Take a look at the paintings above. Five were painted by artists from around the world. One was painted by a robot. If you can’t tell the difference, you’re not alone.
The pieces were commissioned as part of an experiment by GumGum, a Santa Monica-based artificial intelligence company, and the Art & Artificial Intelligence Laboratory at Rutgers University. The researchers were not attempting to answer whether a machine could approximate a human’s final product, but rather whether a machine could approximate a human’s creative process.
The process, after all, is what makes art uniquely human. For us, art is not an end in itself; it’s a means to communicate a shared experience.
“Machines don’t know what it feels like to experience the death of a newborn or wait for a new album to come out,” says Ben Plomion, chief marketing officer at GumGum. “Because of that, I don’t think machine-generated art can ever be as richly appreciated as something made by a human. But machines can certainly help humans in the process of creation.”
All six artists participating in the experiment were commissioned to paint a piece inspired by the same collection of 20th-century American abstract expressionists. For Cloudpainter, a painting robot developed by Virginia-based artist Pindar van Arman, the collection became a dataset to train its algorithm. Its final output (painting F above) is a far cry from the geometric, color-between-the-lines art you might imagine from a robot artist. Instead, with dripping colors and blurred lines, the piece looks surprisingly, well, human.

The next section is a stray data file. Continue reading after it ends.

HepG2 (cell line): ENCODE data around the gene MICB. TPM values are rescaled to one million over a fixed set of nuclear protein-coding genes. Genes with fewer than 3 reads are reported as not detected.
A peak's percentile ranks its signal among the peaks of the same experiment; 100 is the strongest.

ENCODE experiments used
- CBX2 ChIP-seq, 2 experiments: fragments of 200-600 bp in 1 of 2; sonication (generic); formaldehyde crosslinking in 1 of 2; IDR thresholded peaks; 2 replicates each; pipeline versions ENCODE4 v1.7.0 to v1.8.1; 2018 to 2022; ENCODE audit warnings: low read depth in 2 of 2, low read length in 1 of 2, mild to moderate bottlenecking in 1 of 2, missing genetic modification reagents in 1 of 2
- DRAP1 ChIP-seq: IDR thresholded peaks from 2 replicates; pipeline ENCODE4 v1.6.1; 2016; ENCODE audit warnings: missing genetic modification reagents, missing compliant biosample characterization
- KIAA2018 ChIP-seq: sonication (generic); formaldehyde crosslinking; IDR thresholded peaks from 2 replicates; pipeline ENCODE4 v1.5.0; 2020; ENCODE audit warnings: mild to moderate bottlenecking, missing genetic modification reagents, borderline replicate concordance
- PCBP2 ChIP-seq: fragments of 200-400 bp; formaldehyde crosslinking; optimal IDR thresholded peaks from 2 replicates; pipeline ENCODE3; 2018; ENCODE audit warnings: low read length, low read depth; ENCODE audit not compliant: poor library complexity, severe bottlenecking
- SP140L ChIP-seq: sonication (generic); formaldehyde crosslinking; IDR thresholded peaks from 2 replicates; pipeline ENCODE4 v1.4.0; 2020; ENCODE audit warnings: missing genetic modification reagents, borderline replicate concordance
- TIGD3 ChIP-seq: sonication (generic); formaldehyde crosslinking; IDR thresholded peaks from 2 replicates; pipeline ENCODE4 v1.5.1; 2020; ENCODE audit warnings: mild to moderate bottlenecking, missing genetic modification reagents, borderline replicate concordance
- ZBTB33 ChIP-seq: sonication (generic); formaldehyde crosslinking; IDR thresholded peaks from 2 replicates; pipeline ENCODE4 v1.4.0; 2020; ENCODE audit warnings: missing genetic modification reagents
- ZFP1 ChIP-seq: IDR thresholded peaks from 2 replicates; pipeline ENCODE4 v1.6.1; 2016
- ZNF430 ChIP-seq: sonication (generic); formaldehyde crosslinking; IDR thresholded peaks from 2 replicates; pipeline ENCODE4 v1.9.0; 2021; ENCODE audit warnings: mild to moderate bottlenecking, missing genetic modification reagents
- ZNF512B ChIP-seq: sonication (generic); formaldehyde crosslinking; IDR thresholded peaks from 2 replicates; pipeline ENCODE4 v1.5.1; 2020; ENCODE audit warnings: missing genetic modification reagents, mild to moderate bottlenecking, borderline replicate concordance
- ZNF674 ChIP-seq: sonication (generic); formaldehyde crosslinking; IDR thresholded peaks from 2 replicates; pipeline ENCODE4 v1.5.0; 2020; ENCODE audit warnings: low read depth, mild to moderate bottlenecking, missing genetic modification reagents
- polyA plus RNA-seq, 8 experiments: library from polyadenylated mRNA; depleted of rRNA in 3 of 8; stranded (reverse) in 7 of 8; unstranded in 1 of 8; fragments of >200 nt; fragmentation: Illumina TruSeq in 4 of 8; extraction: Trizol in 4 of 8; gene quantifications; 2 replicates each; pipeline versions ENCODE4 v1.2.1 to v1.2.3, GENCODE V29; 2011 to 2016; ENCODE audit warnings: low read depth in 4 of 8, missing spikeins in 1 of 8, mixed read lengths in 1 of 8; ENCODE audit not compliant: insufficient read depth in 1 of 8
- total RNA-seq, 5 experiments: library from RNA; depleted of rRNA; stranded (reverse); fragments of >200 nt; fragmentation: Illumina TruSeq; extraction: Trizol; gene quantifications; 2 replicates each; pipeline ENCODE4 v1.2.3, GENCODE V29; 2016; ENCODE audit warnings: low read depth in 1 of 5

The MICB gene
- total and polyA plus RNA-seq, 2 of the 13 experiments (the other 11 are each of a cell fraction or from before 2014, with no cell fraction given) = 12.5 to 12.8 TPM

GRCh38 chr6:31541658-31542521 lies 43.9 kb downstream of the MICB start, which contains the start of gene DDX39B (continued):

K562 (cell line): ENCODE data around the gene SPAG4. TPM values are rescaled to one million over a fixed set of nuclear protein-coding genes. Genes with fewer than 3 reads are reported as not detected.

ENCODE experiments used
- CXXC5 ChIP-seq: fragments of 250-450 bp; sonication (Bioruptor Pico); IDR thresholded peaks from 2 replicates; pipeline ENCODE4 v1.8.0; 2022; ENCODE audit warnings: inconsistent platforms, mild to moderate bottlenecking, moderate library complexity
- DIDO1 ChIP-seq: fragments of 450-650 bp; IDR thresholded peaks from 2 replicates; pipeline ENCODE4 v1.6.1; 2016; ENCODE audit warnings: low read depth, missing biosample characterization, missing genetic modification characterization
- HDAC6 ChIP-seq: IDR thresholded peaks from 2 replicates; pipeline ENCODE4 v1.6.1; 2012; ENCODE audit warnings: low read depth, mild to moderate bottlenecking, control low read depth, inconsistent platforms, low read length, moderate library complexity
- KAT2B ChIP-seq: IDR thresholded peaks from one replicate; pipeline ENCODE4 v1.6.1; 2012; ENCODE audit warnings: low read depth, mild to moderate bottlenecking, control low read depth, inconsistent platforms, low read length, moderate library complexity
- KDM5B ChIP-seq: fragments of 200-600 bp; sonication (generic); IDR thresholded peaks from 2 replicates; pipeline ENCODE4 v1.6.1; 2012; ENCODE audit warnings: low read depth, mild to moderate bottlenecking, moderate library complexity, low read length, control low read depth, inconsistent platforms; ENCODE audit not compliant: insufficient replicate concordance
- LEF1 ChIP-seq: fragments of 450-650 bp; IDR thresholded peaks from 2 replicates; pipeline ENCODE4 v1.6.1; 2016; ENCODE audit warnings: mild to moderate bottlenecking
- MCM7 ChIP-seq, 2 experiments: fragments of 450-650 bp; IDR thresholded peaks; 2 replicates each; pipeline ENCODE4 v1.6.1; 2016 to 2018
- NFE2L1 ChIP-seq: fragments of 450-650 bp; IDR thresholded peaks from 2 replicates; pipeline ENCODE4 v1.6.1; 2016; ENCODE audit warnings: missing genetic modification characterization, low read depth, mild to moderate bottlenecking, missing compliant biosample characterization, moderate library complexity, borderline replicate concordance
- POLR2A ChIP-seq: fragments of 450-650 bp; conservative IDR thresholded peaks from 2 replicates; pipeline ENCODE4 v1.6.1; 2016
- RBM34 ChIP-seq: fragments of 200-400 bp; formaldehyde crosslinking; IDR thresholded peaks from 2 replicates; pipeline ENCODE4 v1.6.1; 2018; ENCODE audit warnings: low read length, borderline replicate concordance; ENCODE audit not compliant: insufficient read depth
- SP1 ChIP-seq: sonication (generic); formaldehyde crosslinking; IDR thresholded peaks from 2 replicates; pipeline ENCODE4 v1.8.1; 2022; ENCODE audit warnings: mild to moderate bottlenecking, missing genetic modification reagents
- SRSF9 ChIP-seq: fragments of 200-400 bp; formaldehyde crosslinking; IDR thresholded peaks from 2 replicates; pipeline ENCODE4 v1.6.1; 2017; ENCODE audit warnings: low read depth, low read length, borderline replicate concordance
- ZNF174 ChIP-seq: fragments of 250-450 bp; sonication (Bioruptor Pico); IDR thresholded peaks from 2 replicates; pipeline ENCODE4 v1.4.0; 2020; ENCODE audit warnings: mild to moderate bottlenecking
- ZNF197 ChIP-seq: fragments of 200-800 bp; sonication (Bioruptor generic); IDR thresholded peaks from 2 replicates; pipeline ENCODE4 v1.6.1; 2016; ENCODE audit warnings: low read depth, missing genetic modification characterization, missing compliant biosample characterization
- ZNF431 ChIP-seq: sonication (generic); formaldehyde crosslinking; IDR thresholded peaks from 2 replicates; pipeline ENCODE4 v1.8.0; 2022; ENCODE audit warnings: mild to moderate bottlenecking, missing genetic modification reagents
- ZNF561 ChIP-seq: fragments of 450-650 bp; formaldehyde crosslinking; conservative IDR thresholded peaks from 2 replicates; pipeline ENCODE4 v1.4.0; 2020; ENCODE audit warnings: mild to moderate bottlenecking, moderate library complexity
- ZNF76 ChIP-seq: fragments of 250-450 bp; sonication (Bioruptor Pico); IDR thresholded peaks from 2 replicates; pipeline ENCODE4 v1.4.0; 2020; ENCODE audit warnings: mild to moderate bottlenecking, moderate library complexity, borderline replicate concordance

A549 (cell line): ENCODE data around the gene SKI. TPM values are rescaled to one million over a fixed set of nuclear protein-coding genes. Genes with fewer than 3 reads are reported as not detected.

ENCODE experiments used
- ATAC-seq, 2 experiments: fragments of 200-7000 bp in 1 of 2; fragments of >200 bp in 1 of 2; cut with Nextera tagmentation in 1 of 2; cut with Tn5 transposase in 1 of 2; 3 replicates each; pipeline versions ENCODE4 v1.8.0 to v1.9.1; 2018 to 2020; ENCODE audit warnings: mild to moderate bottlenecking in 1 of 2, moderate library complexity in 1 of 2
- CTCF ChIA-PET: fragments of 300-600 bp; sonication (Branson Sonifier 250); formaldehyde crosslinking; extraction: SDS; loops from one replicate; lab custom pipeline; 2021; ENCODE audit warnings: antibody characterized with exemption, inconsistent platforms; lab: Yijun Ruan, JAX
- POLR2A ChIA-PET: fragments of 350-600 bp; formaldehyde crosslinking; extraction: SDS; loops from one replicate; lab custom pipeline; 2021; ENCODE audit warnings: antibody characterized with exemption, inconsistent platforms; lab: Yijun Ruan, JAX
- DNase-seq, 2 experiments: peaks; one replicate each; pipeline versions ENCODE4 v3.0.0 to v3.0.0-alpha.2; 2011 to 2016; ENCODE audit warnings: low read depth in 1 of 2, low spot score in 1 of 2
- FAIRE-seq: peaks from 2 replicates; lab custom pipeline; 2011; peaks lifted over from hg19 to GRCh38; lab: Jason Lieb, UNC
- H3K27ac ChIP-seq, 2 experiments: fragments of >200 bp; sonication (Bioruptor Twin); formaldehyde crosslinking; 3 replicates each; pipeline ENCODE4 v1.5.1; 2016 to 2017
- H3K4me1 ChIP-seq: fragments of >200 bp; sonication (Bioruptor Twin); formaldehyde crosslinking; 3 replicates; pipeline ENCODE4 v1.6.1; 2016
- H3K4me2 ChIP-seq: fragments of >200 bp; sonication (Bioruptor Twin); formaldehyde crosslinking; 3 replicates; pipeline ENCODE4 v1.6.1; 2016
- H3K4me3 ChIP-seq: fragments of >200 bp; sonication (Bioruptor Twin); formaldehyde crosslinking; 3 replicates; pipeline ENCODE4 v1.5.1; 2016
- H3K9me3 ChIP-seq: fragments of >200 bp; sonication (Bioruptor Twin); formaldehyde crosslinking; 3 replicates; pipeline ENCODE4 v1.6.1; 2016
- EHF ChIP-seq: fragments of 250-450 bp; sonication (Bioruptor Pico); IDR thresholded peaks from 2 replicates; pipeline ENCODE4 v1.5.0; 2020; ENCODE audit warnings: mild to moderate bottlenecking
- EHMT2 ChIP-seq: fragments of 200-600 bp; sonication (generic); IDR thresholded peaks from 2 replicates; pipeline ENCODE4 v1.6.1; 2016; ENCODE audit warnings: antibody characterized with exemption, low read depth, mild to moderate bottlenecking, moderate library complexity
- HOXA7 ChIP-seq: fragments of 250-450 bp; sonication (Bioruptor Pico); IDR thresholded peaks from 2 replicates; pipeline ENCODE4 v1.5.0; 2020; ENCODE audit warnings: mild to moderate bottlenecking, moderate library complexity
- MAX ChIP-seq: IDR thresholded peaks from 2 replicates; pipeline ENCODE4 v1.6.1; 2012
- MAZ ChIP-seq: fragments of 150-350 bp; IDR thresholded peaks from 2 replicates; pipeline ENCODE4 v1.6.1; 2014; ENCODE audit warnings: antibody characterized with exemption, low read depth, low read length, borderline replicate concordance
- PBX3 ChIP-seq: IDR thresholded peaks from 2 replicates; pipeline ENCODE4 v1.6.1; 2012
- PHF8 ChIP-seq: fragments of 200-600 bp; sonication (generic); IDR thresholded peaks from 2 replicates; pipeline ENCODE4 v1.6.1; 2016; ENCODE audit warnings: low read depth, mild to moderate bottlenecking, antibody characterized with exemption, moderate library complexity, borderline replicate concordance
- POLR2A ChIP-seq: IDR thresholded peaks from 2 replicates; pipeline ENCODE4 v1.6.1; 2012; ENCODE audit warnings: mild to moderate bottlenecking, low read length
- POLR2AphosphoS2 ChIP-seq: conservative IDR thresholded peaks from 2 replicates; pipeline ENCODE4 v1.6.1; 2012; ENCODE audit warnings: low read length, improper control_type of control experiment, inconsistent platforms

For Cloudpainter, as with many automated technologies today, there is still a human in the loop. Van Arman built the robot and is responsible for programming the software that dictates its output. As a human-robot collaboration, Cloudpainter is a fairly accurate reflection of what automation looks like today.
Rather than the human-work vs robot-work binary often perpetuated by doomsdayers’ fear of the robocalypse, examples of modern-day automation tend to look more like cyborgs—with humans and machines working together to accomplish more than either could do individually. Whether the robot is a pizza chef or a chess master, machines can augment human work rather than just replace it.
When it comes to art, Plomion imagines robots can play the role of virtual assistants—providing inspiration for the artist and performing menials tasks like shading in a background or mixing a specific color. He believes the definition of human creativity will evolve with the technology. There will be new creative decisions to be made about how to artfully use these new tools.
Regardless of how it makes you feel, robot art is already a reality. Last Month, Christie’s auctioned off a piece of AI-generated art for the first time. (It sold for around $10,000.) But the question remains whether we’ll reach a day when machine-generated art needs a different name.
“It’s important to realize how much intention plays into our understanding of art,” says Dylan Freedman, a programmer who researched AI-generated art at Google. “Truly machine-generated art without any human intent behind-the-scenes doesn’t exist yet. When it does, we’ll have to grapple with whether it’s still art at all.”